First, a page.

I plant better than 80 annual plantings every year. Some are as simple as a pair of pots on the front porch. Others involve multple containers, and in ground planting. I enjoy each and every one of them. That said, the work of this chases me from late May until the end of the first week of July. My late June clients are looking to replace their spring plantings. As Detroit Garden Works is not a full service nursery, I shop for all of my clients, individually.
That shopping takes me to lots of local nurseries and my local farmer’s market. One nursery custom grows a lot of material which I like to use. Whether that material involves new varieties of caladiums I grew last year, or nicotiana cultivars, specialty and unusual plants make the difference between a rote container scheme, and a freshly imagined and exciting planting.
The shopping is the first part. Pickups of plants, and arranging for deliveries is a job in and of itself. Some plantings are so large I arrange for delivery to the site the day of the planting. No matter if I am picking up, or having plants delivered, planning for the job comes first. The planning and designing takes a lot of thought and detail, so the installation goes smoothly and quickly. Once the plants and my crew meets at the job, the first move is to clean up. The spring tulips and weeds may need to be cleaned out. The pots need fresh soil. Steve arranges for our custom blend of soil for containers to be mixed. That soil is delivered to a company who provides bagging, and shipping. We go through 2 semi truck loads of our custom container soil mix a season.
Once the pots get a new planting, and the annuals are planted in ground, we sweep up, and water thoroughly-at least three times. We water until we are blue in the face. Newly planted plants have no ability to take up water from the surrounding soil until their roots reach out. A really good soak makes for a really promising beginning.
The next two days calls for temperatures in the 90′s. We were especially careful today to soak every pot thoroughly. Though this picture seems hardly worth posting, what I like is how wet everything looks. The landscape installation here is 4 years old now. All of the woody plants have taken hold, and are thriving. The flowers add a finishing detail that makes the landscape seem like home.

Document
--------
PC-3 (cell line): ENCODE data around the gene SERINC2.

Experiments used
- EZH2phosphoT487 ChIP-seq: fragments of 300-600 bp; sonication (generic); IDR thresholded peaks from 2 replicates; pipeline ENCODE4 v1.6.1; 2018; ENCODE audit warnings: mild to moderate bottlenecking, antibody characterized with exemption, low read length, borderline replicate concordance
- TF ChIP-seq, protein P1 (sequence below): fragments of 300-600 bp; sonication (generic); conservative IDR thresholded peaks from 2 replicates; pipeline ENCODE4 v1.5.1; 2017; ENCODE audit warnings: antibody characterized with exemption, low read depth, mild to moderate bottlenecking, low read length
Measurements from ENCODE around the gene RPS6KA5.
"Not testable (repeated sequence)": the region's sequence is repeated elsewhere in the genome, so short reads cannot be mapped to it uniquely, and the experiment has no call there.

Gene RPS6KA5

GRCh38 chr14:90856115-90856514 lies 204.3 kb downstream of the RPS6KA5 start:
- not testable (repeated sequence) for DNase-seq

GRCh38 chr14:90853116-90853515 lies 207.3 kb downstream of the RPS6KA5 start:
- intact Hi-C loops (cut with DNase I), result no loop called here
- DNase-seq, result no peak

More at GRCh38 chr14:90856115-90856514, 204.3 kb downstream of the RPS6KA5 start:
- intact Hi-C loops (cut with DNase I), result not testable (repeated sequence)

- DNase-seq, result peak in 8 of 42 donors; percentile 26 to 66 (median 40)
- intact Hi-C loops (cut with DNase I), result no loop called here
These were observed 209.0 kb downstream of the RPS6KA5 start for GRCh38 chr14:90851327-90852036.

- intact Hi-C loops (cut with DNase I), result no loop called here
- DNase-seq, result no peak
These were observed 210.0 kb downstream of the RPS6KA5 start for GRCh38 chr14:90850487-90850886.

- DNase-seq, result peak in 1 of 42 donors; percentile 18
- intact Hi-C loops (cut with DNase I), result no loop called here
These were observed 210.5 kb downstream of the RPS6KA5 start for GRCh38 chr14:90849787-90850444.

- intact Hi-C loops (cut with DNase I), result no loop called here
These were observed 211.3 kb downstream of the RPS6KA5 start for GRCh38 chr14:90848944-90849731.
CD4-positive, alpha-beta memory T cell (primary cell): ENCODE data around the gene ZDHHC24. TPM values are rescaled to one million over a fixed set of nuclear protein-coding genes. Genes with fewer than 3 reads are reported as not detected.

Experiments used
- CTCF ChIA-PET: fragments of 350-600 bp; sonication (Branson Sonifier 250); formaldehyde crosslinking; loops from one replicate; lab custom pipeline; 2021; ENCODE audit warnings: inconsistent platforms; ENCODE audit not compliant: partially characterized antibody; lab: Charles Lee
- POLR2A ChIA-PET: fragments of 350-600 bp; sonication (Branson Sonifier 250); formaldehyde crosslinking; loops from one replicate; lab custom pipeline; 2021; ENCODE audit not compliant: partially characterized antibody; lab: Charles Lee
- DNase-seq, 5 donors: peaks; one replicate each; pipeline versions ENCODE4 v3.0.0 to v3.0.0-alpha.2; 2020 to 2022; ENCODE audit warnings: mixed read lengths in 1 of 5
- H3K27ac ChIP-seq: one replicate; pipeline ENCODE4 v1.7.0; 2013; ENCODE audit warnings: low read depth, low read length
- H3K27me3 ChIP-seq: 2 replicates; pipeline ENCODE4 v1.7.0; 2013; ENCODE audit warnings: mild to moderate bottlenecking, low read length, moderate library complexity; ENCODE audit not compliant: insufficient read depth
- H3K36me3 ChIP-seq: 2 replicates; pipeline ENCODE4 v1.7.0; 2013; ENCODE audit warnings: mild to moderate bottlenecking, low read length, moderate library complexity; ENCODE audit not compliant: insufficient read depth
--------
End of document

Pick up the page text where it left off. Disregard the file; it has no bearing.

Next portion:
I make trouble for myself. I will not plant too early. Most of my clients understand this about me, and don’t fuss. I am not so concerned about frosty air temperatures. I am interested in the temperature of the soil. If the soil is too cold, the annual plants are stopped dead in their tracks. Most annual plants are native to tropical locales. They know no cold.
It is hard to wait, given how many plantings there are to get done. But a tropical plant which is planted into freezing soil will be set back. The growth may be stunted. It might take weeks for them to recover from the insult. They may never recover. I like planting in soil that has thoroughly warmed up. This makes the transplanting process take no longer than a blink of an eye.
Coleus and impatiens hate cold soil. Massed plantings of impatiens and fibrous begonias at my local shopping center in early May shrivel before they ever make a move to grow. Looking at these plantings makes me wince. Some clients will call, concerned that they do not have their plantings before Memorial Day. I tell them they are one of the lucky ones. No annual planting before its time means their plants will take hold and grow like crazy.
This may be foolishness on my part with no basis in science, but I do believe that annuals that are planted too early peter out too early. I usually plant my own pots the end of the first week of June. I still have them growing strong into October. If your annual pots give out the end of August, you might want to look at your planting date.
I understand the urge to plant early. Who isn’t ready for the summer gardening season by late April? But April and May means spring in Michigan. The weather can be dicey. Those clients that have to have early plantings miss out on some great plants that will not tolerate the cold. Caladiums, coleus, New Guinea impatiens, heliotrope, angelonia, and begonias all abhor cold soil.
Newly planted containers do not give up what is to come. These boxes will be overflowing with nicotian mutabilis, and nicotiana alata white in another month. The pink petunias which are so much in evidence will be but a foot note, once the nicotiana get going. No annual pot in my zone looks great in June. If you have an idea for a party or event in late May or June, plant for spring. The annual flowers are just getting up a head of steam in late July.
The first order of business on this pool deck is to get the pots out, locate the irrigation lines, and fill the pots with soil.
I photograph all of my annual plantings when they are planted, and when they peak. I draw the design for each pot on the back side of last year’s picture. I use these pictures to tune up my choices in plants. Success with container gardening involves a gardener, a particular location-and whatever else nature has in store to dish out. I try to keep a visual record from which I can learn.
Planting the container gardens is much different than designing the landscape and gardens. But what I especially like about the containers is that they represent the finish. The finishing touches make a landscape very personal. The annual flowers. The right arbor, and that special bench.
I never met anyone who did not like or respond to music. Nor have I ever met anyone who did not respond to to the beauty that is a flower. The summer growing and flowering tropical plants are a taste of Eden in the northern gardens I look after. I plant lots of them at home, and enjoy them every day.
At the end of the day, I would plant pots-the more, the better.